It was in the 61st over of England’s first innings that we saw what was perhaps the shot of the day on Friday. Umesh Yadav pitched it wide and back of a length, Moeen Ali stood tall and punched it in front of square for four. The cracking sound of the ball meeting the bat, the fielders standing absolutely still – it was a spectacle all right.

That boundary took Moeen to 18 and levelled the two teams’ first innings scores. England still had four wickets in hand, had a solid partnership going and India faced the risk of being batted out of the contest.

As it happened: England vs India, day two of the fourth Test

Day two of the second Test at The Oval started with England three down and trailing India by 138 runs. Jasprit Bumrah and Umesh bowled the opening spells and they were quite brilliant. Neither of them gave freebies to the batsmen and stuck to that area slightly short of a length and just outside off.

Umesh removed Craig Overton and Dawid Malan with England adding just nine runs to their overnight score, and it seemed India were in line for an improbable first-innings lead.

However, that marked the start of a gritty England fightback. Ollie Pope, making a comeback to the side, was the anchor and he got together with Jonny Bairstow to stitch a crucial 89-run partnership. The duo showed discipline and as the sun came out, they picked the right balls to up the scoring rate.

The real shift in momentum came in the first over after the drinks break in the morning session. Shardul Thakur came on to bowl his second over of the day and ended up spraying it all over, with Pope accepting the gifts and picking up four boundaries. The next over saw Bairstow hit Siraj for three fours and two overs later, he hit Umesh for two fours.

In a span of just four overs, England had picked up 41 runs and all of a sudden, India, just like the pitch, looked flat.

Once Bairstow perished, Moeen wasted little time and got off the mark with a boundary off his second delivery. The shot of the day we spoke about earlier came soon after and in no time, the left-hander had raced to 35 with seven boundaries to his name.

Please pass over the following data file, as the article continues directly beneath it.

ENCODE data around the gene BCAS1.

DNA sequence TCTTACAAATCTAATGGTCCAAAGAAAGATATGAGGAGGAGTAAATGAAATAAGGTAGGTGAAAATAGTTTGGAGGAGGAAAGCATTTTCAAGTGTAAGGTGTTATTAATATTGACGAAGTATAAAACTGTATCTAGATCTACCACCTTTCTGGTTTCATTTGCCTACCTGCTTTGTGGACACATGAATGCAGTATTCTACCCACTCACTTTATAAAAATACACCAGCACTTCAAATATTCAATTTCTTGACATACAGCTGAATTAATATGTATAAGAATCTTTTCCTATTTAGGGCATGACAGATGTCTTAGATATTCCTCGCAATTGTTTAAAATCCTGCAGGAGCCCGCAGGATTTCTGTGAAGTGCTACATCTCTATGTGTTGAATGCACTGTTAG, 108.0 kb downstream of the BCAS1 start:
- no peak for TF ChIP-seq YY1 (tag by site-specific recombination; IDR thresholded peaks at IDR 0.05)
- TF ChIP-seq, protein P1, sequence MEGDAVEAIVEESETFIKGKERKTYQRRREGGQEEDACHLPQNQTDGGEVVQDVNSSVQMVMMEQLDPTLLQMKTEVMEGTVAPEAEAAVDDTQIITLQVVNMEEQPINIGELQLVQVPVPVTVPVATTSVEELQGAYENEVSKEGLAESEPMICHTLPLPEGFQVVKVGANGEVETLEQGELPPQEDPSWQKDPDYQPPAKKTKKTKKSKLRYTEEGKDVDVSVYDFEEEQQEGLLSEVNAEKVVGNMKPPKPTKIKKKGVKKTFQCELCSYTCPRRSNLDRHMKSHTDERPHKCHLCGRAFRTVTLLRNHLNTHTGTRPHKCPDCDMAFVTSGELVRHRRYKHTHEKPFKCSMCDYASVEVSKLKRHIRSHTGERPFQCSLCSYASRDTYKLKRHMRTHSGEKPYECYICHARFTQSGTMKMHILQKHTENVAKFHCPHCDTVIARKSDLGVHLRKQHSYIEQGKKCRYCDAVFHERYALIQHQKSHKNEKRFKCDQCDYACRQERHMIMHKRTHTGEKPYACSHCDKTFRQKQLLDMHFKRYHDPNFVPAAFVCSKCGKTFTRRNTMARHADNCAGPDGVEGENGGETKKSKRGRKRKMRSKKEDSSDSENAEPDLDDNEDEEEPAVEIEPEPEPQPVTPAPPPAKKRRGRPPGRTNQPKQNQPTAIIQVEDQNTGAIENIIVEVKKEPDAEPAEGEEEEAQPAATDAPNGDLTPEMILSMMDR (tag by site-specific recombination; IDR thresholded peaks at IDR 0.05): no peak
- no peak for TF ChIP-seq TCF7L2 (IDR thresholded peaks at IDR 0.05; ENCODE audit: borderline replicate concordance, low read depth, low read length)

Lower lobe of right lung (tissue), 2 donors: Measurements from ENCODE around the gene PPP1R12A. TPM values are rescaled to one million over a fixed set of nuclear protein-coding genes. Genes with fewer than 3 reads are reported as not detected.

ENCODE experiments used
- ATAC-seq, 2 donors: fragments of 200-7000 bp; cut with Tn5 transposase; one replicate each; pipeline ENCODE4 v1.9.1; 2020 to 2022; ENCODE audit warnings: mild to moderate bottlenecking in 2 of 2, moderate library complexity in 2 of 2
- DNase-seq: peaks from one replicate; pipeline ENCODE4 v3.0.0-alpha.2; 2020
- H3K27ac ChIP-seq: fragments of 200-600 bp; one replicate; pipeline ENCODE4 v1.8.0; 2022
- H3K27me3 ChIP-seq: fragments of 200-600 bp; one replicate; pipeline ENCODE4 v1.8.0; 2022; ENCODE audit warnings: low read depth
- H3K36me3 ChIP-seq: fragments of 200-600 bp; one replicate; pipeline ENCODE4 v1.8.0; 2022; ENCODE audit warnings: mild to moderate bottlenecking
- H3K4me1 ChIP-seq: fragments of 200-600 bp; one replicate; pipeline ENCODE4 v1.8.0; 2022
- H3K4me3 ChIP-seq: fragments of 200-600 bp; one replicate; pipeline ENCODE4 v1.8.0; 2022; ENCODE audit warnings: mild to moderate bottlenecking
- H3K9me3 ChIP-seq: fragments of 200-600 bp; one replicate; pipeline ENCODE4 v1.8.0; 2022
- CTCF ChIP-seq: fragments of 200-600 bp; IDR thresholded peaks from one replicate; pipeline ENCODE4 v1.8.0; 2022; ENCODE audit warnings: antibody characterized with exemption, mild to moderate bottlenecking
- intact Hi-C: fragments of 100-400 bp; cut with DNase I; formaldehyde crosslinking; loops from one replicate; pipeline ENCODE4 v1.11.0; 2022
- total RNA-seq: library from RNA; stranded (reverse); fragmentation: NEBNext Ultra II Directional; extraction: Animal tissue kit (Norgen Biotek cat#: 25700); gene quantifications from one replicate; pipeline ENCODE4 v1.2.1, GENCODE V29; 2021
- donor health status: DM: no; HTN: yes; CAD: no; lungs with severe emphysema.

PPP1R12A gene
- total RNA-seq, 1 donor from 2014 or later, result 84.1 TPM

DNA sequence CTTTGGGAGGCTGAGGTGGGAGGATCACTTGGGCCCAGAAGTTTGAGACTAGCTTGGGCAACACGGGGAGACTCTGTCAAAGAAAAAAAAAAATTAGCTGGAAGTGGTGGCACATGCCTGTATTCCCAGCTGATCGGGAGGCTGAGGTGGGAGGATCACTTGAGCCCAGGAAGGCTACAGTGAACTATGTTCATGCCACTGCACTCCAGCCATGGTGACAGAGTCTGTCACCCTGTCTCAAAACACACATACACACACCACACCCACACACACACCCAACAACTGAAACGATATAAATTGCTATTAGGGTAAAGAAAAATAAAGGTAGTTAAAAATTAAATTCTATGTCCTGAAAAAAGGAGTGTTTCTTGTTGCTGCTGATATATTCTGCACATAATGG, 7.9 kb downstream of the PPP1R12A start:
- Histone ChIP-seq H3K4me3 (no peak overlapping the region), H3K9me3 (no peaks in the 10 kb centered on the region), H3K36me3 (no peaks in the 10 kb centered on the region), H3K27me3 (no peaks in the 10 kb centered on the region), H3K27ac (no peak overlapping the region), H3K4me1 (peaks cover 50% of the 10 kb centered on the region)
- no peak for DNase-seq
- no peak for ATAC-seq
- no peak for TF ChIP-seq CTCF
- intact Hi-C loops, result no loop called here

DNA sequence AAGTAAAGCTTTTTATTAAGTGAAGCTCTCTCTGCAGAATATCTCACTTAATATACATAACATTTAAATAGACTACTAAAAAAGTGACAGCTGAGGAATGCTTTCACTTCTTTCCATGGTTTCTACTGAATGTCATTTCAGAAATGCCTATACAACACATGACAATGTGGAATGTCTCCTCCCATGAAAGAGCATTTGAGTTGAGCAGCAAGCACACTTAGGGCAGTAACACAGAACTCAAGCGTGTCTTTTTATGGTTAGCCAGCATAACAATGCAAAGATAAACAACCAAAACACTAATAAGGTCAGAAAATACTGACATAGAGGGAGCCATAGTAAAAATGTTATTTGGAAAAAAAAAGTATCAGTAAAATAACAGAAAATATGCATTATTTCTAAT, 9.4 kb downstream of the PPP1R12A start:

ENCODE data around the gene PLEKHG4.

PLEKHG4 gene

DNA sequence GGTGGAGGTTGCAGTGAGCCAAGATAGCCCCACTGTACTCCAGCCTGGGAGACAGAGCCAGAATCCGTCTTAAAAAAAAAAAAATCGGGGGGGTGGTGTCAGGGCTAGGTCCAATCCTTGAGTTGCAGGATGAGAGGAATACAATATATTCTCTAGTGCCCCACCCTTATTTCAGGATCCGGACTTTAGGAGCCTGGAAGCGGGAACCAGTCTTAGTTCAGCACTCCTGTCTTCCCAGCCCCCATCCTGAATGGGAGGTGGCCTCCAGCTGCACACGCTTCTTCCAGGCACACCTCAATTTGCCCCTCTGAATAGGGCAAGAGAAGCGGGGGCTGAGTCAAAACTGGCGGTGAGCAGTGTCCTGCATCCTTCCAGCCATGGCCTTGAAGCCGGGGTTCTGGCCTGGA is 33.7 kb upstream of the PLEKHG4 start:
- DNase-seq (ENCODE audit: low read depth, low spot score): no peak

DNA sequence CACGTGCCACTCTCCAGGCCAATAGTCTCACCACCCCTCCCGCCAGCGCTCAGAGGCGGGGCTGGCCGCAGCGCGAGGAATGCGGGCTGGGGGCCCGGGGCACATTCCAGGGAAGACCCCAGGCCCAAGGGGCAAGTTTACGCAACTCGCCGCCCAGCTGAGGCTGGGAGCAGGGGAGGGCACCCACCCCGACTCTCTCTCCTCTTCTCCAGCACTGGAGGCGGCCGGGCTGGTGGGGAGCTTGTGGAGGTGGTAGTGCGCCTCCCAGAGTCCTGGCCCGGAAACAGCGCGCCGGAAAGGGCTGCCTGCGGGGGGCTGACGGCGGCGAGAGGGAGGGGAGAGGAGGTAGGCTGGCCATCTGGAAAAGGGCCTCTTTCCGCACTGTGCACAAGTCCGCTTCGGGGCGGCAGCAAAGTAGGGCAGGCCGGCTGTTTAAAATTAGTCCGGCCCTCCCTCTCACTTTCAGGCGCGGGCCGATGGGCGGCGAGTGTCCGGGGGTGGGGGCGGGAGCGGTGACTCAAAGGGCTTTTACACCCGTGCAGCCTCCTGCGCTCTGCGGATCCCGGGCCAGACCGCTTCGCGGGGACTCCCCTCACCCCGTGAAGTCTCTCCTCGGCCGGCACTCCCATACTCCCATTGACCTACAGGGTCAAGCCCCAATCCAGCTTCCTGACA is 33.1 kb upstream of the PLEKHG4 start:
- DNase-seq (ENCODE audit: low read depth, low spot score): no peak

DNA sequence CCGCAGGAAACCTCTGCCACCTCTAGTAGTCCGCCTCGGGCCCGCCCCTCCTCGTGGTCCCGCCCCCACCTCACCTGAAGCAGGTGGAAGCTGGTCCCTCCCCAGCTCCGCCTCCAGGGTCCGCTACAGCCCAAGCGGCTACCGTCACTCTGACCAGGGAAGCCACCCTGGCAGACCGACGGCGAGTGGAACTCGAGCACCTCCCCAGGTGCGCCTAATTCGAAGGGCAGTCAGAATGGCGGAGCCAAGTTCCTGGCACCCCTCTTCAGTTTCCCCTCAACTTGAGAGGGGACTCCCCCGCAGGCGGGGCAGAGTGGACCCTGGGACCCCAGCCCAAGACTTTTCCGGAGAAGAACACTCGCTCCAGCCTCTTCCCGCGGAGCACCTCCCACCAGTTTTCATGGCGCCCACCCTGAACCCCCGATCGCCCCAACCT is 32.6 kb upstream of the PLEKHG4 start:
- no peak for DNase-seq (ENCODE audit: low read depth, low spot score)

However, that’s when we got the big moment of the day – perhaps the turning point of the match. Moeen had been hitting the pacers for boundaries with consummate ease up until then. They all seemed natural strokes – he was picking the length early and with no movement in the air or off the pitch, he was letting his elegant bat swing do the job.

But then he decided to manufacture a shot against Jadeja and ended up gifting a lifeline to India. The left-arm spinner had been brought back into the attack to keep things quiet and he was doing a good job. He tossed the ball up wide of off, and Moeen fell for the bait and went for the slog. The ball went up and it was a straightforward catch at cover.

It was another start wasted by Moeen but more importantly, it was a huge opportunity missed for England. They were leading by 31 runs at the time and Pope was solid at the other end. Had Moeen – the vice-captain of the team playing his 64th Test – shown more game-awareness, England could have put the match beyond India.

The conditions were tailor-made for batting and India were running out of ideas. All Moeen needed to do was play to the merit of the ball and the runs would’ve kept flowing as they were. Instead, he had a brain fade and that kept India alive. It took a stunning onslaught from Chris Woakes for England to finish up with a lead they should’ve gotten and surpassed quite easily.

Even so, India completed their comeback with openers Rohit Sharma and KL Rahul remaining unbeaten at stumps and reducing England’s lead to 56 runs. Unless it’s cloudy on day three, the visitors will fancy their chances of building a strong lead as the pitch is still batting friendly.

And if England do end up chasing a stiff target, having squandered the opportunity to bat India out of the contest on day two, they will look back at Moeen’s dismissal with great regret.